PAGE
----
The discussions of the Council on the third main theme, the strengthening of democracy and resolution of conflict, had two keynote speakers, the President of the Republic of Iraq, Jalal Talabani, and the former French Prime Minister Laurent Fabius.

The ability of democracy to change the lives of people for the better, the need to keep in place the principles of representation, dialogue and compromise, and the potential for democracy to resolve conflict, were underlined by speakers. The release of Burmese democracy leader and special SI Honorary President Aung San Suu Kyi, after 15 years of detention was warmly greeted by the Council, as the first step on the road to recovering democracy in Burma. Delegates reaffirmed their strong support to all those fighting for freedom and democracy in that country.

On democracy, challenges and opportunities for SI members parties in current and forthcoming elections in Africa were highlighted, with contributions by leaders of SI member parties in that continent John Fru Ndi (Cameroon, SDF), Ibrahim Boubacar Keita (Mali, RPM) and Ahmed Ould Daddah, (Mauritania, RFD). The Council pointed to the peaceful conduct of the first round of the presidential elections in Cote d'Ivoire, where the SI was present with an observer mission, to the elections in Guinea, where provisional results pointed to the victory of Alpha Condé, leader of SI member party the RPG; to forthcoming elections in Niger, where Mahamadou Issoufou, leader of the PNDS-Tarayya is a presidential candidate and to forthcoming elections in the Central African Republic, calling for respect of the electoral code and more transparency. It was feared that elections in the not too distant future in Cameroon, Mali and Senegal may also be affected by these types of difficulties, and the Council called on the international community to remain engaged in support of democracy in Africa.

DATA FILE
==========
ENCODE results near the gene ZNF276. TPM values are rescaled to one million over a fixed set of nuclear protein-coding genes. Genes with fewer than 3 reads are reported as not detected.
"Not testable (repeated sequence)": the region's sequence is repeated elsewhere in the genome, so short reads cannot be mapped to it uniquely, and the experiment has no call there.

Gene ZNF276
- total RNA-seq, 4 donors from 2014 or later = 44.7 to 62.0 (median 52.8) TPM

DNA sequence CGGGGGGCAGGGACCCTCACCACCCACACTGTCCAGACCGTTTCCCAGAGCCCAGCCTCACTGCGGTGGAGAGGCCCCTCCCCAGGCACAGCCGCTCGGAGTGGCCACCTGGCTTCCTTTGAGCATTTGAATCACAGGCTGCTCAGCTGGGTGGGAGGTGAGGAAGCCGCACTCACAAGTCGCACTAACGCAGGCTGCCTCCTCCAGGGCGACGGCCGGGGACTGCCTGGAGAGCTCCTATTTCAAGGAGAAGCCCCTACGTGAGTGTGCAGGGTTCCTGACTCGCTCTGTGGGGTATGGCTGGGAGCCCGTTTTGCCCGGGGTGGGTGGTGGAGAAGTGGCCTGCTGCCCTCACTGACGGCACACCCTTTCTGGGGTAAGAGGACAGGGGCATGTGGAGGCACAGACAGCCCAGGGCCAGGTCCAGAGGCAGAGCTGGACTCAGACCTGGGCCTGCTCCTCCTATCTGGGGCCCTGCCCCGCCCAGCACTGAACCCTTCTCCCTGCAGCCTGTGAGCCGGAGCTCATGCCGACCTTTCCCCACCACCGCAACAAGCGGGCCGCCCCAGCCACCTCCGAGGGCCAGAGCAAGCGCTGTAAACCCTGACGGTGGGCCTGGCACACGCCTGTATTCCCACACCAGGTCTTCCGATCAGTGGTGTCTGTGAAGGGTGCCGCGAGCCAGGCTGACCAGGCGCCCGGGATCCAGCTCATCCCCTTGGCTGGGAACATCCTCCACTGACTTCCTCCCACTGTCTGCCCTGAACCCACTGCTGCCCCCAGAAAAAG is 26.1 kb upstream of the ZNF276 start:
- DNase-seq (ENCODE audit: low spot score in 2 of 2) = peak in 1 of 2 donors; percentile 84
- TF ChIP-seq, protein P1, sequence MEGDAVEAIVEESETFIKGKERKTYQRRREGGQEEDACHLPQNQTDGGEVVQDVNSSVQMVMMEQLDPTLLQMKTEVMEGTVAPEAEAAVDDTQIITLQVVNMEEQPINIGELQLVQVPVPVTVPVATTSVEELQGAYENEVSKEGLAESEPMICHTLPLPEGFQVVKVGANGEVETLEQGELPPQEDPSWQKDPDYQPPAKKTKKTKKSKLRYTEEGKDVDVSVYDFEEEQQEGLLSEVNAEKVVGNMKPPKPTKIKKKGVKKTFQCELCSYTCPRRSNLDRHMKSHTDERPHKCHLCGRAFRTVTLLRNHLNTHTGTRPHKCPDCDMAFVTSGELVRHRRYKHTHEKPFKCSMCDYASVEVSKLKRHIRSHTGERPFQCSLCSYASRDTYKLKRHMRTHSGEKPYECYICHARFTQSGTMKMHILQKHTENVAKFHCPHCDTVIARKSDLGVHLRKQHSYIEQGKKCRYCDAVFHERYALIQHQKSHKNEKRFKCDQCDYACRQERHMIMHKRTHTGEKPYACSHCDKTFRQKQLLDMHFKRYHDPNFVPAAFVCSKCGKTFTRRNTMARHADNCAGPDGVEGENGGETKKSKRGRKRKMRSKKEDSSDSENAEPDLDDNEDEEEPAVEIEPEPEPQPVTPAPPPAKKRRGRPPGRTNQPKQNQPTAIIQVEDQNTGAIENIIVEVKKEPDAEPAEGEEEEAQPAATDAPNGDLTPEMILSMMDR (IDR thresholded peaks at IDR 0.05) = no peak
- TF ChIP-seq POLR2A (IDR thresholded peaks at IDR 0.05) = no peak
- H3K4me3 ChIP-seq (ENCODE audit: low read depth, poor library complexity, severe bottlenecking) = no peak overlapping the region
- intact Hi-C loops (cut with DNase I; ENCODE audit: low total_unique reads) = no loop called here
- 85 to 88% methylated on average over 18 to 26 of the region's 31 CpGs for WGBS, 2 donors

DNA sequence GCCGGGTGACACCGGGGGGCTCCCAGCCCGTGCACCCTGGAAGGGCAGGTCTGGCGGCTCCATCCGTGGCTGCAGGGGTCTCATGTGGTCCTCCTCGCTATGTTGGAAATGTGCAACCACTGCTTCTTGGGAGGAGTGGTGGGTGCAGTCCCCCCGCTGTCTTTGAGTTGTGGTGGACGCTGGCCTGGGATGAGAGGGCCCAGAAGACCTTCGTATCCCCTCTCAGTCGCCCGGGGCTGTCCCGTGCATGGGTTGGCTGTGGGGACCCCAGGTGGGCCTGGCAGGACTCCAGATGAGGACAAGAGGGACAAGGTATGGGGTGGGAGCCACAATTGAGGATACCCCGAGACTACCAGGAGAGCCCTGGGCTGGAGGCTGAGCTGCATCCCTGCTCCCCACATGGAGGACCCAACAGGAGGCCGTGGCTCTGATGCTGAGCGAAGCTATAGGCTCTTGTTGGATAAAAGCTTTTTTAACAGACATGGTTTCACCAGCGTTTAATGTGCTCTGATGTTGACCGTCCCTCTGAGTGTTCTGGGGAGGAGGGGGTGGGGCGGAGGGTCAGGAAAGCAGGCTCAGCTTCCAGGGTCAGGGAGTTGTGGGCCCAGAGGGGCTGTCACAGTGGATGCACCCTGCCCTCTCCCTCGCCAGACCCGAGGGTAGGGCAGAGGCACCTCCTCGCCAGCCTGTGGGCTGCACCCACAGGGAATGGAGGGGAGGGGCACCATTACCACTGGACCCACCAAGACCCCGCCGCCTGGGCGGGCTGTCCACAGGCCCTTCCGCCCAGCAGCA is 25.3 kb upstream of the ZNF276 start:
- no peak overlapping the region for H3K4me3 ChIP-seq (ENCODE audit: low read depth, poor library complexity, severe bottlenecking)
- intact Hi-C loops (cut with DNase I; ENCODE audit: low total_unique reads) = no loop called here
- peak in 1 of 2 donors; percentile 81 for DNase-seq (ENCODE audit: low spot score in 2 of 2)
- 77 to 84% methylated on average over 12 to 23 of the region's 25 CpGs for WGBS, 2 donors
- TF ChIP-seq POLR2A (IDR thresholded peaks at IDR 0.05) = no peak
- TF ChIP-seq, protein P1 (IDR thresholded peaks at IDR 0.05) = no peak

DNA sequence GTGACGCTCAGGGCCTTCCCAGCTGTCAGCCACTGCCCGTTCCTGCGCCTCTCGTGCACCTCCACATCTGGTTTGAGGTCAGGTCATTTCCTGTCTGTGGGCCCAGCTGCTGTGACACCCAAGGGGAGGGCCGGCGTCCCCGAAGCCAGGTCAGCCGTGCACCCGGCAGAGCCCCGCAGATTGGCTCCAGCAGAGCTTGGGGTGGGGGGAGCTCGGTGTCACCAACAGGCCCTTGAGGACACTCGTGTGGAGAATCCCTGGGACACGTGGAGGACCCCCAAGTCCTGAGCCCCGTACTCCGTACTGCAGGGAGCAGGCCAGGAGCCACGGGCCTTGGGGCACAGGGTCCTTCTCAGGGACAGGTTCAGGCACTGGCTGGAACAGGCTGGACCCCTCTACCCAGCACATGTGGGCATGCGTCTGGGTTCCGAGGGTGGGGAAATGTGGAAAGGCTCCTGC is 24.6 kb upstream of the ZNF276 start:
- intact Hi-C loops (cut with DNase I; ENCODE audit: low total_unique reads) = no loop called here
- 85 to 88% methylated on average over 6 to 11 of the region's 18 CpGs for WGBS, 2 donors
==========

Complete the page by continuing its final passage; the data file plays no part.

Regarding conflicts, the current developments in the Middle East and the urgent need for progress in the latest peace negotiations between Israelis and Palestinians were highlighted. The Council reiterated its statement on the Middle East approved by acclamation at its previous meeting in New York in June, and resolved to continue working in the months ahead with all parties in the region to advance in the search for peace. In regard to recent developments and the tragic loss of life in the Western Saharan city of El Aaiún, the Council gave its support to the Chair of the SI Mediterranean Committee, Elena Valenciano (PSOE, Spain), to work with both SI members – the USFP of Morocco and Polisario of Western Sahara – to build understanding between the parties.